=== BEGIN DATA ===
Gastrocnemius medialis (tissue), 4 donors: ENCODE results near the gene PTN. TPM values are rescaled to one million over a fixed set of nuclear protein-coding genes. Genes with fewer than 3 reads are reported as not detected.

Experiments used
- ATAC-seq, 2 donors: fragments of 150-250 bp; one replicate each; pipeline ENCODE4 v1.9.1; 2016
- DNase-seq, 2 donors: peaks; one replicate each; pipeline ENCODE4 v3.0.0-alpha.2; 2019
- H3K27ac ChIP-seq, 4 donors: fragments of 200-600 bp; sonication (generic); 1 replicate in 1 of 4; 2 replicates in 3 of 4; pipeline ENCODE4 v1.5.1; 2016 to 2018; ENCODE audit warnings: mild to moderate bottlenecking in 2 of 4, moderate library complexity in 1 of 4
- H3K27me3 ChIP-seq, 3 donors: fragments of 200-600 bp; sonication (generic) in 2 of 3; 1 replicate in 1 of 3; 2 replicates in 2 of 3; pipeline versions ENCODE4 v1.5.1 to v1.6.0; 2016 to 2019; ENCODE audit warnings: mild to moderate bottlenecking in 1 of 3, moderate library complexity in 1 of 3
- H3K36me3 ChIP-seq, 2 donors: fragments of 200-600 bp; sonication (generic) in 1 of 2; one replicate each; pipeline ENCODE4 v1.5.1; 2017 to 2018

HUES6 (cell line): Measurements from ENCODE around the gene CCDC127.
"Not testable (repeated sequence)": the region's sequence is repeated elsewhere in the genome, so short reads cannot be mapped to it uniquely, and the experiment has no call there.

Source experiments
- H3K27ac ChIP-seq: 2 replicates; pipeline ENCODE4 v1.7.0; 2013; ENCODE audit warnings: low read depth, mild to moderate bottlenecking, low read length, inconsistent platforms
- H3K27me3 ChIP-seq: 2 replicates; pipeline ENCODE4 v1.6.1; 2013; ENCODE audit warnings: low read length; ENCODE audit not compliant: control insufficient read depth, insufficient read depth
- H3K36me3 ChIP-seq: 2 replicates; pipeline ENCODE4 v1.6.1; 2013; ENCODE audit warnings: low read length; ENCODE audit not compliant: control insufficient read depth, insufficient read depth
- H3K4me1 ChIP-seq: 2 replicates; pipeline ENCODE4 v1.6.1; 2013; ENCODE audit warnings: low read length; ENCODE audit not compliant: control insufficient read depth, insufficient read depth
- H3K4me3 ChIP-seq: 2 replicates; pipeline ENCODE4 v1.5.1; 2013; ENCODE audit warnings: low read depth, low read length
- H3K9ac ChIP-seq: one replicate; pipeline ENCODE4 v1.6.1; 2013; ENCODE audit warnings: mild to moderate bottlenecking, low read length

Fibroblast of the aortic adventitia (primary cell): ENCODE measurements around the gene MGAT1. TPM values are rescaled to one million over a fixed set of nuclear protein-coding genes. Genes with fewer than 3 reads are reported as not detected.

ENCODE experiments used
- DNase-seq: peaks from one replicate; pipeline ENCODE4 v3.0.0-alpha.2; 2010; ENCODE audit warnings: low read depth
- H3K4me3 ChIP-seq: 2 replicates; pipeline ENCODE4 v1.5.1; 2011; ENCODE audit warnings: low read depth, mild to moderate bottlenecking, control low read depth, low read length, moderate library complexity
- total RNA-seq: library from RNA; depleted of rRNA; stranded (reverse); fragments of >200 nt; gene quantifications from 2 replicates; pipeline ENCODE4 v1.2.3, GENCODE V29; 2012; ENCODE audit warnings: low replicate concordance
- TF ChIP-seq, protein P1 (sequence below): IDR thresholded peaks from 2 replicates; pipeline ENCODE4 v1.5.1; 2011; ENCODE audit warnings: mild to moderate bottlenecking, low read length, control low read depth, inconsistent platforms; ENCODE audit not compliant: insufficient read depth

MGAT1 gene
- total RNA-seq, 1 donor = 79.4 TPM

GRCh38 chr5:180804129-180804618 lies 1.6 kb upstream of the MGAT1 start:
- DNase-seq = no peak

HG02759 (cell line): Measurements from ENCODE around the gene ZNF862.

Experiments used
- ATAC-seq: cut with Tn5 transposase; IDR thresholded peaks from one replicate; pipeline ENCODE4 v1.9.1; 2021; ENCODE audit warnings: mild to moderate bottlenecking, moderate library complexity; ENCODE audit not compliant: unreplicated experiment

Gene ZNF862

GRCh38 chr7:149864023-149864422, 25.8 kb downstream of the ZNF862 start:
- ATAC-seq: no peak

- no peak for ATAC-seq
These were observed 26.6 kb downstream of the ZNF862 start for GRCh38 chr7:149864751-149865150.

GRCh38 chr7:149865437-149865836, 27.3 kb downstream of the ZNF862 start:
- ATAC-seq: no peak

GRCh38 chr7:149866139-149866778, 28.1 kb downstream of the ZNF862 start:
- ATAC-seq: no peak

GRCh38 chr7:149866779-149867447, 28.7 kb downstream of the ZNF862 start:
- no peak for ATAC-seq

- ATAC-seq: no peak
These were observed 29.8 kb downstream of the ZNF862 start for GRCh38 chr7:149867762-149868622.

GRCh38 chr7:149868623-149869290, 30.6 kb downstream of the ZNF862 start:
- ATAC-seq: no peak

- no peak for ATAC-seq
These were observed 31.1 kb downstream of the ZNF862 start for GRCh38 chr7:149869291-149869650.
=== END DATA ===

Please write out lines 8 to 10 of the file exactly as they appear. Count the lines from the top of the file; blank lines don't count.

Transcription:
HUES6 (cell line): Measurements from ENCODE around the gene CCDC127.
"Not testable (repeated sequence)": the region's sequence is repeated elsewhere in the genome, so short reads cannot be mapped to it uniquely, and the experiment has no call there.

Source experiments